The S&P 500 index is down more than 12 percent YTD as of April 27. While that downturn is only favorable for short sellers and put options traders, it can still be beneficial for long-term investors. By remaining invested in the stock market — even if it means adjusting your portfolio — you’re setting yourself up for future success.
Here’s why and how to stay invested (and keep investing) in the stock market, even in an unsavory downturn.
There's a likelihood of long-term investment profits.
The amount of time that you have to invest is called your “time horizon.” The longer your time horizon, the likelier you are to see profits. No stock market investment is guaranteed — that’s the innate risk of investing. However, there are ways to mitigate that risk, and one such way is by increasing your time horizon.
Investors who stay invested in the stock market during downturns generally see better returns than if they had exited the market and reentered when conditions improved. Investors who stayed in the stock market for any 15-year consecutive period from 1926–2018 had a positive return for 99 percent of the time they were invested, according to Ellevest.
Despite volatility, the stock market has a history of recovery.
A stock market recovery study from MFS Investment Management says, “Historically, markets have posted strong long-term gains following declines.”
The stock market fell 86 percent during the Great Depression, but recovered 263 percent above pre-crash levels within five years of the end of the bear market.
The stock market fell 34 percent during the Black Monday downturn in 1987 but reached 335 percent above pre-downturn levels within 10 years of the end of the bear market.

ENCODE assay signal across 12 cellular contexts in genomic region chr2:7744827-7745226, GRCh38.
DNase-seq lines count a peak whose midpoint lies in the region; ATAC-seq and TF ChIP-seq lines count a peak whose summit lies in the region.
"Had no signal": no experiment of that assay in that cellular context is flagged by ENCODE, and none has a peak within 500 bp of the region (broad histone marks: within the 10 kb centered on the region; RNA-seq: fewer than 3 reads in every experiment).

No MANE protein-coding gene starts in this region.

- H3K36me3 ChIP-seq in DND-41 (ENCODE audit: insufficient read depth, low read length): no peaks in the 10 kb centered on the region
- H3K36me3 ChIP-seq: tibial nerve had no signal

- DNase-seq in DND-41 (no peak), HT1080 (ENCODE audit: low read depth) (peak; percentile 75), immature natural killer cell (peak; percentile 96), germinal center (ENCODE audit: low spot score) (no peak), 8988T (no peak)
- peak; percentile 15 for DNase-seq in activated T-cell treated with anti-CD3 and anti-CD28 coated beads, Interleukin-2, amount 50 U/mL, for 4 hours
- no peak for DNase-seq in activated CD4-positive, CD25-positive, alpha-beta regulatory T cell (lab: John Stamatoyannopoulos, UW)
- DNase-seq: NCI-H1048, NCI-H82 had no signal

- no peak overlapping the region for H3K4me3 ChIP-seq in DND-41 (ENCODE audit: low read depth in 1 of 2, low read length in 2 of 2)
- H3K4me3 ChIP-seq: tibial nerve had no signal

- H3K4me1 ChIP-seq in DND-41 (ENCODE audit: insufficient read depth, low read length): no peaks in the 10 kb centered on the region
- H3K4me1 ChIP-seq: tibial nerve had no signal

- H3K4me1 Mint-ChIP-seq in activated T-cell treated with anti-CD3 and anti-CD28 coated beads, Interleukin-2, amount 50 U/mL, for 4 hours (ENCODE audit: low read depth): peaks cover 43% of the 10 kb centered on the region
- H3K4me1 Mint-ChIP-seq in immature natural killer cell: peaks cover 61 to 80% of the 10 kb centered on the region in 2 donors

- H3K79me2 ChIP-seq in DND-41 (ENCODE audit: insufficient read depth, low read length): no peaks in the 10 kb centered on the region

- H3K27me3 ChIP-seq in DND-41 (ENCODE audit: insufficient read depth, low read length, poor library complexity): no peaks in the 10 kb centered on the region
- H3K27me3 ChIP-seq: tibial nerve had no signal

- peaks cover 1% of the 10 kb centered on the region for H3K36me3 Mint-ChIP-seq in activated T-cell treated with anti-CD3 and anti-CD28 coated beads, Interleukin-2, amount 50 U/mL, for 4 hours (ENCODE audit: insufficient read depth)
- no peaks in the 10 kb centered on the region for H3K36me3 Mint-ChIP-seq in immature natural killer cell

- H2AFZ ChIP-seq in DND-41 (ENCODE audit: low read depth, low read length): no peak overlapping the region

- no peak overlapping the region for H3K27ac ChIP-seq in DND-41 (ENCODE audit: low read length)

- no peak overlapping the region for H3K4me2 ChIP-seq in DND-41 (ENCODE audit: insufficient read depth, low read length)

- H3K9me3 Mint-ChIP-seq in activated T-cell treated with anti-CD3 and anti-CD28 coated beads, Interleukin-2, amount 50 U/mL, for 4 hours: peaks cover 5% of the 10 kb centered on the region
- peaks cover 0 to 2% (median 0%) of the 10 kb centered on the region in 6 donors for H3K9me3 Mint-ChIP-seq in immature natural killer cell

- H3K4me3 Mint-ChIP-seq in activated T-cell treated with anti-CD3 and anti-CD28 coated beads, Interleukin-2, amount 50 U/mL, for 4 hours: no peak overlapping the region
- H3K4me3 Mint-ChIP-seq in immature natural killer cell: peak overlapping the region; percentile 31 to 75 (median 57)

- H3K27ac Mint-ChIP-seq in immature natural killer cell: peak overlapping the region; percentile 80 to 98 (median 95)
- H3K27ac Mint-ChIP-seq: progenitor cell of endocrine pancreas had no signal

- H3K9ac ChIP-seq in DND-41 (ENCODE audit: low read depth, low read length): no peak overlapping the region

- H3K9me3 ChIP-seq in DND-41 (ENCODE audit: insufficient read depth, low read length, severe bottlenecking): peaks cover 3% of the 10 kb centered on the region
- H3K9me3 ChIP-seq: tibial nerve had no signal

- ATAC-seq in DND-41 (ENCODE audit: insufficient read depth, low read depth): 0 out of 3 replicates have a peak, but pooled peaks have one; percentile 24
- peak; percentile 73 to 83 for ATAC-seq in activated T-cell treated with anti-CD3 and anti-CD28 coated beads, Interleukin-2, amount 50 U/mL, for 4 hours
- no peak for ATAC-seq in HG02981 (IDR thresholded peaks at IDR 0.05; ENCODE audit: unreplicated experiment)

The stock market also crashed 34 percent during the COVID-19 pandemic but recovered 75 percent from pre-pandemic levels within one year. The current downturn has shaved some of that, but history suggests it won’t last, even if a recession hits the U.S. economy at some point.
Are stocks "on sale" in a downturn?
If you’re planning on staying invested in the stock market during tough times, consider this. Not only is it beneficial to remain invested through the thick of things, but it’s also a good idea to regularly invest.
As stock prices lower in what’s called a “bear market,” long-term investors essentially have the opportunity to get certain stocks on sale.
How do you know which stocks will recover? You don’t have a firm grasp on this. However, diversification — investing in different kinds of assets from different sectors — bolsters your chances of turning a profit. Blue-chip stocks and other legacy stocks that have proven themselves in a long-term market may also be a good option when it comes to investing in a downturn.
Readjust your portfolio as needed — but beware of emotional selling.
The key is to continue investing in the stock market during a volatile economic recovery. However, that doesn’t mean you can’t sell stocks. Some stocks are losers with or without a bear market. Don’t be afraid to readjust your portfolio as needed, but try to keep emotions from leading the way. If your investment is down now (or not as high as you would like it to be), refer to your strategy and see what reason says.